Even if you haven't taken a vacation in years, even if you use the old surfboard to iron your business suits, even if your tan owes more to the glow of a computer than the warmth of the sun, the hot months between Memorial Day and Labor Day are bound to bewitch you with the whiff of escape. The myth of summer is hard to shake, and music only makes that myth more vivid. Listen to ''Every Breath You Take'' or ''Rock the Boat'' and try not to associate the song with the golden season that produced it.
Simply put, summer songs are not like fall or spring songs. Once school lets out, reading, 'riting, and 'rithmetic give way to a new set of Rs. The greatest summer tunes tend to be romantic (''Close to You'') and rowdy (''Born to Be Wild''), revolutionary (''The Message'') and just plain ridiculous (''My Sharona''). After ferocious debate (one staffer's still fuming that the Carpenters outranked Bob Dylan), ENTERTAINMENT WEEKLY has selected the best summer songs based on these criteria: They had to have been released as singles. The singles had to peak during summer months (ruling out ''Good Vibrations,'' a classic that hit in the dead of winter). More vaguely, each had to capture the breezy, loopy, head-spinning quintessence of summer.
Unavoidably, we devote a heavy portion of the list to chestnuts from the '60s and '70s. The '80s? A drought for Top 40 fare (check our list of the 10 worst summer singles). And in the '90s, with heads strapped into Discmans and radio fractured into myriad demographic slivers, it's hard to find one song that provides a shared seasonal experience. Search the list, though, and you'll find some: ''Under the Boardwalk'' and ''Under the Bridge,'' ''All You Need Is Love'' and ''All I Wanna Do.'' Summer, as it turns out, is endless.
1 The Lovin' Spoonful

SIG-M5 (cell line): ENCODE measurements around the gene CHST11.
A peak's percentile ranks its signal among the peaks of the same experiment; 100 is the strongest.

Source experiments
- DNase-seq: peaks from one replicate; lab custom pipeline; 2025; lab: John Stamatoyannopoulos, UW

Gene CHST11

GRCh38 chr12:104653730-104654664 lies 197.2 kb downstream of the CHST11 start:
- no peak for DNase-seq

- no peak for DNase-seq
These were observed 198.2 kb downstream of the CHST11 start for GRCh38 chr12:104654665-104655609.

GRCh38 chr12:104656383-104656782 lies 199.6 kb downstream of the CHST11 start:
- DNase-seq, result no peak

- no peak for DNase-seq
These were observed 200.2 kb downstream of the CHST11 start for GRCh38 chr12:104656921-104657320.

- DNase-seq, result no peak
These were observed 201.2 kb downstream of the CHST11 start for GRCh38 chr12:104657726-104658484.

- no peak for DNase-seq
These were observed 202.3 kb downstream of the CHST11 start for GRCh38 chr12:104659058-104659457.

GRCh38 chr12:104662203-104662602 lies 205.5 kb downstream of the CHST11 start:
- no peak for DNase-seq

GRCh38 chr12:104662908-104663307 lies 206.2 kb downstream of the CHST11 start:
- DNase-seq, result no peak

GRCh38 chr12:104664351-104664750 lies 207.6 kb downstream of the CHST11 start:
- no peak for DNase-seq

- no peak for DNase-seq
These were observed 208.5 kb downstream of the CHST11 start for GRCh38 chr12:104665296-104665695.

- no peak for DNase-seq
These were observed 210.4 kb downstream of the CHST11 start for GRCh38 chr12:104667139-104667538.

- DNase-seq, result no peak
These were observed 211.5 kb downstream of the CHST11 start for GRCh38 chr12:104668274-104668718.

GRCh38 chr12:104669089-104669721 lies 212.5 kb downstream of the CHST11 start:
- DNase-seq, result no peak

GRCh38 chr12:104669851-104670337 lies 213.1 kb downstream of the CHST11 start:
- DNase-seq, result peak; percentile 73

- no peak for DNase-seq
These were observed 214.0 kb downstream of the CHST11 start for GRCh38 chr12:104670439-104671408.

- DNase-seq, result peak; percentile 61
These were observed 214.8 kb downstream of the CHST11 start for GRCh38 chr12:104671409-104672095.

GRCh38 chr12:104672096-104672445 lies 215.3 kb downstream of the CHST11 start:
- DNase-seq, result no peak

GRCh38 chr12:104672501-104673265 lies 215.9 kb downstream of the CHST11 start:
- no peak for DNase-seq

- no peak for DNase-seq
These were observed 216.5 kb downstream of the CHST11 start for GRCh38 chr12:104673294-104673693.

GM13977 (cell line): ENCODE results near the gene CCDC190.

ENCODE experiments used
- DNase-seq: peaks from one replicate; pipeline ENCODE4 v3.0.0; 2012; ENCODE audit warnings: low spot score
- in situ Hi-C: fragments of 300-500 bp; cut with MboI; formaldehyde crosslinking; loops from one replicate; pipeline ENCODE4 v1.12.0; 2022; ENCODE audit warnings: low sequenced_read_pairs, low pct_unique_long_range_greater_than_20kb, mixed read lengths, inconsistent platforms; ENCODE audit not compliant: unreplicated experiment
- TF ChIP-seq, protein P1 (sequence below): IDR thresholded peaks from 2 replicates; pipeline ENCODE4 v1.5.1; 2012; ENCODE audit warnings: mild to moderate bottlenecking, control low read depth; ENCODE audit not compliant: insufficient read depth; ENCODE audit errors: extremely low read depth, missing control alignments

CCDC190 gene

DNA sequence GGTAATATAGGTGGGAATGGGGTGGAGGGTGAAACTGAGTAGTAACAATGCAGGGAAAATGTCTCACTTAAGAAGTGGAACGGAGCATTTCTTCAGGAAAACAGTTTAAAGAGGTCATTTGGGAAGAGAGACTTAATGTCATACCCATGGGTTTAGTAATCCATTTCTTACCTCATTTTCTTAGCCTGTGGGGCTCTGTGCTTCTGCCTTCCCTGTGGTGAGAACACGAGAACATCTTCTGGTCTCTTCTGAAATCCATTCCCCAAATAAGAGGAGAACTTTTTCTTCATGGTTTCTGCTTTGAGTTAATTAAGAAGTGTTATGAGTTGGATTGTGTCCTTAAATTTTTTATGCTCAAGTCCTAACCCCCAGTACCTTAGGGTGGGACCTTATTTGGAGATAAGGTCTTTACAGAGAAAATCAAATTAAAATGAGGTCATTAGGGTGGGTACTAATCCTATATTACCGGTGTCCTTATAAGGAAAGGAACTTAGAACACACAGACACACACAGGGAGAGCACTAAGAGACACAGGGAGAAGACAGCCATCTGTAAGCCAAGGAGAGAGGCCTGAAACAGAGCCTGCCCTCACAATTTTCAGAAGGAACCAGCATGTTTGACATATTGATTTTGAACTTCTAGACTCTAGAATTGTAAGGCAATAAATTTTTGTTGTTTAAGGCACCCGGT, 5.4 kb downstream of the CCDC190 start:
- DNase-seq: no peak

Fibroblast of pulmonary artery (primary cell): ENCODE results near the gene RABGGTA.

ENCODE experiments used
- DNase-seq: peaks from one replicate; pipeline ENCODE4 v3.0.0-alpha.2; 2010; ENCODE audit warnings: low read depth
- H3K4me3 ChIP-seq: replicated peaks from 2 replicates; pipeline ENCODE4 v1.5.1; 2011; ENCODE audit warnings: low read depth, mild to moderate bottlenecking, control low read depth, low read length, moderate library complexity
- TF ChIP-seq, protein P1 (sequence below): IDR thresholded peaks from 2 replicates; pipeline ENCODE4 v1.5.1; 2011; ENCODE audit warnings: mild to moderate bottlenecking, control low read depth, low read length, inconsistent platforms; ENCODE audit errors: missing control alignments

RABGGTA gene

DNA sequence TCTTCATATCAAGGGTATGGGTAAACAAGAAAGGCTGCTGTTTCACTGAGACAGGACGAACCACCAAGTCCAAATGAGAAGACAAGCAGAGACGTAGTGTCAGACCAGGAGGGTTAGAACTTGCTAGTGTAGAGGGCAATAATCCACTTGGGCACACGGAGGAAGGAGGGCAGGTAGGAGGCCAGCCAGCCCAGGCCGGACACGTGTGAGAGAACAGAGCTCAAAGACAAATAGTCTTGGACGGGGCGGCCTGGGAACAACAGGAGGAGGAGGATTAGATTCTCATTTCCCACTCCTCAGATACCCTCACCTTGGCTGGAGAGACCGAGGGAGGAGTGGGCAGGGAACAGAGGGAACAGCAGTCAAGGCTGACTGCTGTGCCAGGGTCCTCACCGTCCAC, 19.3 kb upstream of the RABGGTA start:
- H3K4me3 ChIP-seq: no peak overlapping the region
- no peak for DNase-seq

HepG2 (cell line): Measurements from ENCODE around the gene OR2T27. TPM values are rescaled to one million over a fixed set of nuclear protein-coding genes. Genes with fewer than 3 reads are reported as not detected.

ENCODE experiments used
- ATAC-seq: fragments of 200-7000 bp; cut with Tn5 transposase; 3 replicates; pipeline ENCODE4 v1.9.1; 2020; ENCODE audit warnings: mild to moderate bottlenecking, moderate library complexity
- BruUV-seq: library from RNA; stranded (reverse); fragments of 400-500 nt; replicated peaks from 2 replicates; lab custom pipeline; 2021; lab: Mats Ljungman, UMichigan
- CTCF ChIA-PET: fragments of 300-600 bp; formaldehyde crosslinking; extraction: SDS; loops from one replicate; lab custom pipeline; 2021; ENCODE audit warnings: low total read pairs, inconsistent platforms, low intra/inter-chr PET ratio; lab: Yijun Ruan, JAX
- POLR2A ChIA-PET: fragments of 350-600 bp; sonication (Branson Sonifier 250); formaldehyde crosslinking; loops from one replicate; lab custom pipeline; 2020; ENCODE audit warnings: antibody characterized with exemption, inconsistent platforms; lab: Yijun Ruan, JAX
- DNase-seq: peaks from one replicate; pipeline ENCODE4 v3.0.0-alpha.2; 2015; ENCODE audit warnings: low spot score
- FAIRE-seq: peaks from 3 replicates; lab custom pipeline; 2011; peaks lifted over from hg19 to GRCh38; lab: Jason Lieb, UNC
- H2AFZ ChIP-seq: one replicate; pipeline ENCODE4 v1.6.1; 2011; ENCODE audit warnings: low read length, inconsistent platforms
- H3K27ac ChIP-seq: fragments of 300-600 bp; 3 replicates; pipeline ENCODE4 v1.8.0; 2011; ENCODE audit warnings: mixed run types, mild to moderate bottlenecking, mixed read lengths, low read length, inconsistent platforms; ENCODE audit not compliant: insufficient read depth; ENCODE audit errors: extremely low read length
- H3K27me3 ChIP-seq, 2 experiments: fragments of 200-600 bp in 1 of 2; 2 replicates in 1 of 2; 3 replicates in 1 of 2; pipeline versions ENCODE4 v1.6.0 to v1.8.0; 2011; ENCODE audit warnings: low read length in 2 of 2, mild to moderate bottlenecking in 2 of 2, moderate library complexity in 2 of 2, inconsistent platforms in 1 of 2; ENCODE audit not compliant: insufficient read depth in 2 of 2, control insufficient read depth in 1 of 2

''Summer in the City''
Summer of '66
So sweat rolled down your back by the bucketful, the noise was suffocating, and it wasn't the heat, it was the humidity. But you liked it, because it was summer. In the city. And, with a keyboard riff sent like Morse code to every kid whose parents had moved to boring suburbia, John Sebastian made downtown cool again in the most sweltering of circumstances. As urban solstices go, the Spoonful dished up the definitive one.
2 The Beach Boys
Summer of '65
Psychedelia was looming, but the West Coast's favorite sons were content to keep singing about cars and girls. And why not, when the results were as stellar as this? With their sparkling harmonies, the Boys sang the praises of coast-to-coast womanhood before fessing up to their preferences: ''I wish they all could be California girls.'' The combination of regional chauvinism and all-American sexism never sounded so good.
3 Alice Cooper
Summer of '72
Rock & roll was practically invented as a way to decry classrooms and cruel gym teachers. But few warm-weather smashes capture the exuberant, See ya! feel that the last school bell rings in like this snarly anthem. The taunting guitar intro screams release, while the lyrics ''We've got no class, and we've got no principals!/We can't even think of a word that rhymes!'' scream attitude. It even ends with the sound of a school bell ringing.